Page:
In some ways, it was a typical Southern California scene.
Late Tuesday morning two men made their way across Caltech’s lush campus surrounded by an entourage of friends, family and publicists and preceded by a gaggle of photographers running backward, with cameras clicking at a furious pace.
Students whispered to each other as the procession passed them by. Some pulled out cellphones to capture pictures of their own.
But the older gentlemen at the center of the fray — Kip Thorne and Barry Barish — aren’t your typical L.A. celebrities. Instead, they are scientists who had just been awarded the Nobel Prize in physics.
“These guys are like gods to me,” said Deepan Kishore Kumar, a fourth-year doctoral student at the university who woke up at 3:45 a.m. so he could watch the announcement of the winners from Stockholm livestreamed on his computer. “They opened up our eyes to a new way to look at the universe,” he said.
Thorne and Barish, along with Rainer Weiss from MIT, received the Nobel for their work on a project called LIGO, which stands for Laser Interferometer Gravitational-Wave Observatory.
It is one of the most high-tech machines ever built by mankind. And there are two — one in Louisiana and one in Washington.
LIGO is designed to measure incredibly small ripples in the fabric of space and time known as gravitational waves that are caused by cataclysmic events in the distant universe.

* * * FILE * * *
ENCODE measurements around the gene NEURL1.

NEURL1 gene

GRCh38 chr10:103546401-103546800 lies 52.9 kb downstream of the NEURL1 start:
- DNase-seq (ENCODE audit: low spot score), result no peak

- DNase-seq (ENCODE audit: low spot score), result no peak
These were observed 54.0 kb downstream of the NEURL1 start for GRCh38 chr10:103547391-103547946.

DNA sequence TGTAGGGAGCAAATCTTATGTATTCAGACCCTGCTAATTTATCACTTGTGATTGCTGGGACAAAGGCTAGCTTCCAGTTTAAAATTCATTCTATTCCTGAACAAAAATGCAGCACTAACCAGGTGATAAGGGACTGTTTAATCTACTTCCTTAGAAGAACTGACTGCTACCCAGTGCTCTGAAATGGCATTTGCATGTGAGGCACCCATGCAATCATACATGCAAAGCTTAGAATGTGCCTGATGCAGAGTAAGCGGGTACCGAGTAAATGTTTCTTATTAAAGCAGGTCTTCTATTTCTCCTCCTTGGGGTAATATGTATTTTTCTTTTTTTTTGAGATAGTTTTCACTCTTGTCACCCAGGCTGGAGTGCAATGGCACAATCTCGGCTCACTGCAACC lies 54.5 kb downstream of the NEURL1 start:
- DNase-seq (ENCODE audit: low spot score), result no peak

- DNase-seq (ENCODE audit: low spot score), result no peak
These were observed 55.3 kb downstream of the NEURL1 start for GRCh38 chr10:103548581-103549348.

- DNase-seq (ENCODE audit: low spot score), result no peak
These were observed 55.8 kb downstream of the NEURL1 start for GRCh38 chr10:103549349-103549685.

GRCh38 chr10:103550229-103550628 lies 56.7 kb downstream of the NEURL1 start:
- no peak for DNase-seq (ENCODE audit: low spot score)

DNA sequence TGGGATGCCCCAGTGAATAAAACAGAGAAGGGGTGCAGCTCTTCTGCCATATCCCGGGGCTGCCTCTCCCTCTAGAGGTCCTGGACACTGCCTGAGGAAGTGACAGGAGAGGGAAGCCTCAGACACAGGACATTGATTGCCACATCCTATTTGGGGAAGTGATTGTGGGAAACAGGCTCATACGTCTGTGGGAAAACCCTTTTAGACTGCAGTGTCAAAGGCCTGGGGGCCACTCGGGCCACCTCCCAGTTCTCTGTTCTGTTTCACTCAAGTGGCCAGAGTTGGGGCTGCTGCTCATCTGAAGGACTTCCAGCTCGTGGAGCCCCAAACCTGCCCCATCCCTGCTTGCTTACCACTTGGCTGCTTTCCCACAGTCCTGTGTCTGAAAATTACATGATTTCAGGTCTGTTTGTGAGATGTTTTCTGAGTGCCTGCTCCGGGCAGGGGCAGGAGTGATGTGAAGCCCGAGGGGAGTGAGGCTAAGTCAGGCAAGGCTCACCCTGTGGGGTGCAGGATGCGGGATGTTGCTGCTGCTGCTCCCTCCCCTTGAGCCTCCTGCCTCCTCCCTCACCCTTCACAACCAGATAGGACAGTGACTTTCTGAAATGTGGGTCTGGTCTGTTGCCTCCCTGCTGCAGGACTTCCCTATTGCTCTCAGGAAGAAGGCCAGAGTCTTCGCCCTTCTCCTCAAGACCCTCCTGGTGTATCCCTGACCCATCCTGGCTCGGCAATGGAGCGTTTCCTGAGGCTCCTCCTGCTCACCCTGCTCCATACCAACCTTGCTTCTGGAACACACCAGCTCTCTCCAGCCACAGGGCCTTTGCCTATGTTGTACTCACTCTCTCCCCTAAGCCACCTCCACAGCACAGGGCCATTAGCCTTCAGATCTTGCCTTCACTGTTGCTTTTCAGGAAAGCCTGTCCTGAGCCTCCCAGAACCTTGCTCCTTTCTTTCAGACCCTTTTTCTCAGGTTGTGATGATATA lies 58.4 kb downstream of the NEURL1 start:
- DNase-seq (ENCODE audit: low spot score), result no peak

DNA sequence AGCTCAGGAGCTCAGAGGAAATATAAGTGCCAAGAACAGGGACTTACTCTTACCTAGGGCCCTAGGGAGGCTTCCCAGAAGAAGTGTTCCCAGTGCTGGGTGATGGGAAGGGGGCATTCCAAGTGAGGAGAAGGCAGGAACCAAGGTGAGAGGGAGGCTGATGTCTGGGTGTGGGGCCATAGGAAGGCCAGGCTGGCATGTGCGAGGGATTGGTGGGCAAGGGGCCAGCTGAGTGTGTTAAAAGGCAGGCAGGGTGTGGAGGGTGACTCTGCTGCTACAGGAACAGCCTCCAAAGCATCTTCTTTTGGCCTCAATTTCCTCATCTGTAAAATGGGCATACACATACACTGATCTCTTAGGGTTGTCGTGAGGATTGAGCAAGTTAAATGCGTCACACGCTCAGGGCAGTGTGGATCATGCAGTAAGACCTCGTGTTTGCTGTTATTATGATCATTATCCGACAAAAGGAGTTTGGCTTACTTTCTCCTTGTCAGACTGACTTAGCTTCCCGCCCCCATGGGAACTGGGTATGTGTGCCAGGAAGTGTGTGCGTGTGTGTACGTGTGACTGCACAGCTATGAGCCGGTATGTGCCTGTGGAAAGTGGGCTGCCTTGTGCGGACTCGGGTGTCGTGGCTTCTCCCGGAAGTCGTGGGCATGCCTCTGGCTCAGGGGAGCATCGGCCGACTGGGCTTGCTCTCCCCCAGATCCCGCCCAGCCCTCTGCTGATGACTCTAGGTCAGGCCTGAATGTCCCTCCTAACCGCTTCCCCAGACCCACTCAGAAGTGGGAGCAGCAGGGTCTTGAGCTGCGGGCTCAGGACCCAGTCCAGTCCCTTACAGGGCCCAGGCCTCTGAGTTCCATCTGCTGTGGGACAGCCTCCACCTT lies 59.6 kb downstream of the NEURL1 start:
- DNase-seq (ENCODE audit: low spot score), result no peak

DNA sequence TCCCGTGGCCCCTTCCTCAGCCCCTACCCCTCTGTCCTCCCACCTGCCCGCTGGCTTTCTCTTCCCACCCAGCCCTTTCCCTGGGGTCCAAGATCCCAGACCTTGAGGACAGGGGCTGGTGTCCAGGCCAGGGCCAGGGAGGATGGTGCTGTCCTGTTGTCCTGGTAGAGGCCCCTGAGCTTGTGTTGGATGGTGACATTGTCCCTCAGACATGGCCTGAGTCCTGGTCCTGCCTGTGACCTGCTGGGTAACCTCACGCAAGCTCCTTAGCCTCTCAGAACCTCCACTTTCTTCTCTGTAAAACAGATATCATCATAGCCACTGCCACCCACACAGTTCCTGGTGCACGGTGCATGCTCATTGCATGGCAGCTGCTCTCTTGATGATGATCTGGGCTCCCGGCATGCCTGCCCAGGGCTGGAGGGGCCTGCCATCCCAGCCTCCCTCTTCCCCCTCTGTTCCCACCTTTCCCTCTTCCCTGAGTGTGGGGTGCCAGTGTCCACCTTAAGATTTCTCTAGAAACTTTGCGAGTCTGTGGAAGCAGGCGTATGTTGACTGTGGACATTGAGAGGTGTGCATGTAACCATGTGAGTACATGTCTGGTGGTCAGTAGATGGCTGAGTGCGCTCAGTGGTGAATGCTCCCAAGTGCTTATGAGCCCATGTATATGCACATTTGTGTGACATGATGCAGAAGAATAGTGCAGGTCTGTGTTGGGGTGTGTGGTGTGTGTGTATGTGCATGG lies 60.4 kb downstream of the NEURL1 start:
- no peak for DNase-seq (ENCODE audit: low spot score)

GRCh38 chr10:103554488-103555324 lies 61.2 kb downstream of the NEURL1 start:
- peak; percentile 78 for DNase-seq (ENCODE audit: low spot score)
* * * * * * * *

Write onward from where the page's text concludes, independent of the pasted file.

Its instruments are so sensitive that they can detect movements as small as 1/10,000 the diameter of an atomic nucleus, said Stanley Whitcomb, chief scientist for the project.
“LIGO is one of the most complex experiments ever conceived,” said David Reitze, executive director of the LIGO Laboratory, which comprises about 180 scientists working at Caltech and MIT. “When I first heard about it in 1995 I thought to myself, ‘This is crazy. It’s never going to work.’”
But it did. On Sept. 17, 2015, LIGO’s instruments made the first direct observation of a gravitational wave that was caused by two black holes smashing into each other and merging 1.3 billion years ago.
The two observatories have subsequently detectedthree more gravitational waves, all caused by merging pairs of black holes.
After a news conference in Caltech’s ornate faculty lounge, Thorne and Barish attended a champagne and cake party with members of the LIGO team and the Caltech physics, math and astronomy department just up the hill from the university’s famous turtle pond.
One student hummed a wedding processional as the two men appeared, which somehow seemed appropriate.
Thorne, dressed in a flashy gold jacket and blue jeans, noted that more than 1,000 scientists from around the world had worked on LIGO and that the award belonged to them as much as the three official recipients.
“I’d like to salute the members of LIGO and thank all the people whose thoughts we borrowed and utilized over the years,” he said.
Among the celebrants were Jameson Rollins, Gautman Venugopalan, Johannes Eichholz and Aidan Brooks, all members of the LIGO team.
They had risenat 3 a.m. to see if their project would win the award. (Venugopalan, the only grad student in the group, said he was up anyway — working.)
“I didn’t know if we were going to get it,” Brooks said. “I was watching it and it was like, ‘Swedish, Swedish, Swedish’ and then ‘Ray Weiss,’ and then I knew.”
Reitze, who had not been able to fall back to sleep after his wife gave him the news about 4 a.m., said that everyone in the LIGO group was thrilled that the experiment had won.
“We all did it,” he said. “And we are all very proud.”
MORE IN SCIENCE